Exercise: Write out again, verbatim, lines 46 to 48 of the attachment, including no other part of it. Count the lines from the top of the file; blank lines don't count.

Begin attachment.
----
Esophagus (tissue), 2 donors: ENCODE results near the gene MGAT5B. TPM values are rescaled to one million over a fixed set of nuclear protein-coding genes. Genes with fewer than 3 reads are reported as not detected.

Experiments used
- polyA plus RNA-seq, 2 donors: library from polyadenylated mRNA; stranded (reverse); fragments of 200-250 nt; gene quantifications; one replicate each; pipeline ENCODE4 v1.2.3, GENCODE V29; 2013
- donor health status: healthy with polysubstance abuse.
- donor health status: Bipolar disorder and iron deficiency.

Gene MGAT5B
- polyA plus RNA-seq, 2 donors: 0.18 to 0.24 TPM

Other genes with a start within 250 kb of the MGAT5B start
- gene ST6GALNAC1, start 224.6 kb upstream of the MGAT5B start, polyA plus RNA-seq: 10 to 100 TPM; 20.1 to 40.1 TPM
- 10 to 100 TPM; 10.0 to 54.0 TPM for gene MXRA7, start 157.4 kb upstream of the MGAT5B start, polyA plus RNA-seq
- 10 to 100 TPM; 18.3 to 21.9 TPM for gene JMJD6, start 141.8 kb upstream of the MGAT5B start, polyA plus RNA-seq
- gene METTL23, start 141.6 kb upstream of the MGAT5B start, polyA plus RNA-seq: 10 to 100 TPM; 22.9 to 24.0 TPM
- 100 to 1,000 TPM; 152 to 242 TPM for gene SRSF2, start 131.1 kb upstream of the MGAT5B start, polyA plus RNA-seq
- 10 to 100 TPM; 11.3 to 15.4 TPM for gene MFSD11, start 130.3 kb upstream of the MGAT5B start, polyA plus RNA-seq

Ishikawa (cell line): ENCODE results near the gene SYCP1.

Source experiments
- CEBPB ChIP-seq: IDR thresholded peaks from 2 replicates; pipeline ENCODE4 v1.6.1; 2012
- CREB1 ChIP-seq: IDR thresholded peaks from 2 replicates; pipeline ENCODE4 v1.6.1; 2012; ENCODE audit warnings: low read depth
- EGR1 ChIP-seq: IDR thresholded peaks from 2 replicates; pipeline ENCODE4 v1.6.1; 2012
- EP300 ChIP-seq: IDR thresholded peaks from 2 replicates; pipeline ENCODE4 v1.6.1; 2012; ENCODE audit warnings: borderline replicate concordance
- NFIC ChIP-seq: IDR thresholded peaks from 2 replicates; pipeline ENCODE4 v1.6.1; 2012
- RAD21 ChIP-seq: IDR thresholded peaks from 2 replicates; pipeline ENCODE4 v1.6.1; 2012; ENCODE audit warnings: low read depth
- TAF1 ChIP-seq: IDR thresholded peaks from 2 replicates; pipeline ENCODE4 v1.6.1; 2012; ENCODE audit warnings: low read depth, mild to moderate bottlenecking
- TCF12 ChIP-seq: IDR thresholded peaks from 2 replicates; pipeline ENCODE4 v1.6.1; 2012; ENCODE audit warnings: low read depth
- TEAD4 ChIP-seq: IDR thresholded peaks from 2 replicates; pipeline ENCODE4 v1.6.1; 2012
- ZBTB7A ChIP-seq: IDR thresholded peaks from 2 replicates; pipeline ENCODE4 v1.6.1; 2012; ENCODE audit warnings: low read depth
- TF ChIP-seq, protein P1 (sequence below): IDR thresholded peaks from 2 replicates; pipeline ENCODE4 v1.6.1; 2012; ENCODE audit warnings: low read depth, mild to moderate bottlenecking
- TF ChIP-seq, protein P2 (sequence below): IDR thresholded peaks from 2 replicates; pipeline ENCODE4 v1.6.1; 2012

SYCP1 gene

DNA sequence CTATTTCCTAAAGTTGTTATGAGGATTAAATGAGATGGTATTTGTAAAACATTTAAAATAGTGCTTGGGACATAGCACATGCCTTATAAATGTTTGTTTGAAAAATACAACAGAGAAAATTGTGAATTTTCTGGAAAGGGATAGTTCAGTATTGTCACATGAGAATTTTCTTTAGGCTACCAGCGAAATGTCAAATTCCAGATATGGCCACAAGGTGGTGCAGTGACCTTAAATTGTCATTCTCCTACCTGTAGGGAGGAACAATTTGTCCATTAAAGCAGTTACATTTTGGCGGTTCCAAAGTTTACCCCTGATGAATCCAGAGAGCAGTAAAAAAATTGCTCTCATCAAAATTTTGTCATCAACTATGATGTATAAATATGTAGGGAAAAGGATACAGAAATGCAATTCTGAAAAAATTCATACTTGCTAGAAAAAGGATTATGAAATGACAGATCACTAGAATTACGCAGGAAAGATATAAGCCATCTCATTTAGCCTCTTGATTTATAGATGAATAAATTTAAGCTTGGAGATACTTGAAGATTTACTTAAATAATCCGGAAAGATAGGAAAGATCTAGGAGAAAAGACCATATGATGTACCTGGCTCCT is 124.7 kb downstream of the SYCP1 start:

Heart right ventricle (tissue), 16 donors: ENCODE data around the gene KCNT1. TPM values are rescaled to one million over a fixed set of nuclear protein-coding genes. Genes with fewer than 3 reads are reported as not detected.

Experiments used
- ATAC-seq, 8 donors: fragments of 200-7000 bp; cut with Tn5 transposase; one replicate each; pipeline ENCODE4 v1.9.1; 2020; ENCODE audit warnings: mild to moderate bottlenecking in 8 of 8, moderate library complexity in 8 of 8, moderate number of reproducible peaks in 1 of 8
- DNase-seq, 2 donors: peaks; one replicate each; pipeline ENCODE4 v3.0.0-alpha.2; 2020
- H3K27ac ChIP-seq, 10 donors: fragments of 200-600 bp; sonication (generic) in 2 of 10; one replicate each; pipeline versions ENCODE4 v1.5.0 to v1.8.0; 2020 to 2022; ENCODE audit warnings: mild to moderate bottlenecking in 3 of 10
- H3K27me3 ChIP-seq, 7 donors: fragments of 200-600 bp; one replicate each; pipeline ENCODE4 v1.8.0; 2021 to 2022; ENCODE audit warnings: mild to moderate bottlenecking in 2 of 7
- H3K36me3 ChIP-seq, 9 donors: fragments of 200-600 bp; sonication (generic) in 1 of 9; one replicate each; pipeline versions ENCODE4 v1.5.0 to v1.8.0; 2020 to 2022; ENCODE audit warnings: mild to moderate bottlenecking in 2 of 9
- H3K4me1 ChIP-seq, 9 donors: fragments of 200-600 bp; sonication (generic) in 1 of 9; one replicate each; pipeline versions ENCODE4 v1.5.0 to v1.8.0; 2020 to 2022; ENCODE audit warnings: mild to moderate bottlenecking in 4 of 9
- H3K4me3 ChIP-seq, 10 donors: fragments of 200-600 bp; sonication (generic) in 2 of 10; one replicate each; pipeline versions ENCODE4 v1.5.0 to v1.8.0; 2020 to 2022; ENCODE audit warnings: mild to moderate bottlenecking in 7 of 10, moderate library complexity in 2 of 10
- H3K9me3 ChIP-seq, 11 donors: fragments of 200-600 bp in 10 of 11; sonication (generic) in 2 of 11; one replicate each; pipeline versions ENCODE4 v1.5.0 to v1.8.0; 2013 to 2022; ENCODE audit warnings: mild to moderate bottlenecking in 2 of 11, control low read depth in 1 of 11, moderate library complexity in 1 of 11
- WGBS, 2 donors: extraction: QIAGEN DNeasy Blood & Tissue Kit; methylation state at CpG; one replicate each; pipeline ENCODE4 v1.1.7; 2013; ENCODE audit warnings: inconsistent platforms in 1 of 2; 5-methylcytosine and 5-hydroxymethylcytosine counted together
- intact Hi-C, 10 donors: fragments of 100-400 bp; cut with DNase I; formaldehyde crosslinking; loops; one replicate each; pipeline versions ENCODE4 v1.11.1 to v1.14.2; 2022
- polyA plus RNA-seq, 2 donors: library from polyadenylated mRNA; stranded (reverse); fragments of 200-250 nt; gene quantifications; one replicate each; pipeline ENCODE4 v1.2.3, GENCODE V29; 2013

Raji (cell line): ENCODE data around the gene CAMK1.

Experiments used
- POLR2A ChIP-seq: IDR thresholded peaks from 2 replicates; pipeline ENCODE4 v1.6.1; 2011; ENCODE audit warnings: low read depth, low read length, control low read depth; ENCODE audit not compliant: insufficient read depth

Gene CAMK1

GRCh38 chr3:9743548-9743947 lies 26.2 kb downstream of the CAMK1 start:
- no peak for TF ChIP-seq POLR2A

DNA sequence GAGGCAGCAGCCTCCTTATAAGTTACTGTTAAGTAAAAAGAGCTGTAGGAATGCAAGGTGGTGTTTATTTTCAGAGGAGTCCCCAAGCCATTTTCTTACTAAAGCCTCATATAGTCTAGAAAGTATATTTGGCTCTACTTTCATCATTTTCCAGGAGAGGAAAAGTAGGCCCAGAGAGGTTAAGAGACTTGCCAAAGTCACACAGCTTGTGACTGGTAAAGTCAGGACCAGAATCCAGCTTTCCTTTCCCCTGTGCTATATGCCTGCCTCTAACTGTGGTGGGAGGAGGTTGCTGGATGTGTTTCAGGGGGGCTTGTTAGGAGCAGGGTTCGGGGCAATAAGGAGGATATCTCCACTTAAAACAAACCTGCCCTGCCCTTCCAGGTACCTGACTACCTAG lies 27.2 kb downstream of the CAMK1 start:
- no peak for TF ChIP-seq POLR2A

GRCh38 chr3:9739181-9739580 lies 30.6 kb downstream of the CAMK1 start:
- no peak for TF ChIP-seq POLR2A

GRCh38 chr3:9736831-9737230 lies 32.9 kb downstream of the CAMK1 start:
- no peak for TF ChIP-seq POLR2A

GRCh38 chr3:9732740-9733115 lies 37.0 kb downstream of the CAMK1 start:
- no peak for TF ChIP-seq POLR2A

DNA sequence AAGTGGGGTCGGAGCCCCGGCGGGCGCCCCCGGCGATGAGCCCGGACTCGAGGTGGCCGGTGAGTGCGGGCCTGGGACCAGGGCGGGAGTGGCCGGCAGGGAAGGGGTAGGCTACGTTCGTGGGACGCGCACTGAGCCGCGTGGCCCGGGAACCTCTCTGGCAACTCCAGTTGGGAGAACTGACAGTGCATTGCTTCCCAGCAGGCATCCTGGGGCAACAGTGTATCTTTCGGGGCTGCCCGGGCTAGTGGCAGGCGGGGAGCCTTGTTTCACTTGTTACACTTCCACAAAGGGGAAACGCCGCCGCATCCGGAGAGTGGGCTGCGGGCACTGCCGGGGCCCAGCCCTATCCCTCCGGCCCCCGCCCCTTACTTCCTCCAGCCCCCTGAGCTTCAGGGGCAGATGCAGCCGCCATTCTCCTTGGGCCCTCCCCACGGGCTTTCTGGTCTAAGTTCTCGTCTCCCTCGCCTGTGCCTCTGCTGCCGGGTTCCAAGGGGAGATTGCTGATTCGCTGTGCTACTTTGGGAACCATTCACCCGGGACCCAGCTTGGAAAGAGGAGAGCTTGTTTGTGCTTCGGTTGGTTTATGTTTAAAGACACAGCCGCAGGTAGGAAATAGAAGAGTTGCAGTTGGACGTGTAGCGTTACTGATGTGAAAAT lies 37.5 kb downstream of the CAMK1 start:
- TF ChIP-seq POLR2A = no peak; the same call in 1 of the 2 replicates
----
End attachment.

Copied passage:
- POLR2A ChIP-seq: IDR thresholded peaks from 2 replicates; pipeline ENCODE4 v1.6.1; 2011; ENCODE audit warnings: low read depth, low read length, control low read depth; ENCODE audit not compliant: insufficient read depth

Gene CAMK1

GRCh38 chr3:9743548-9743947 lies 26.2 kb downstream of the CAMK1 start: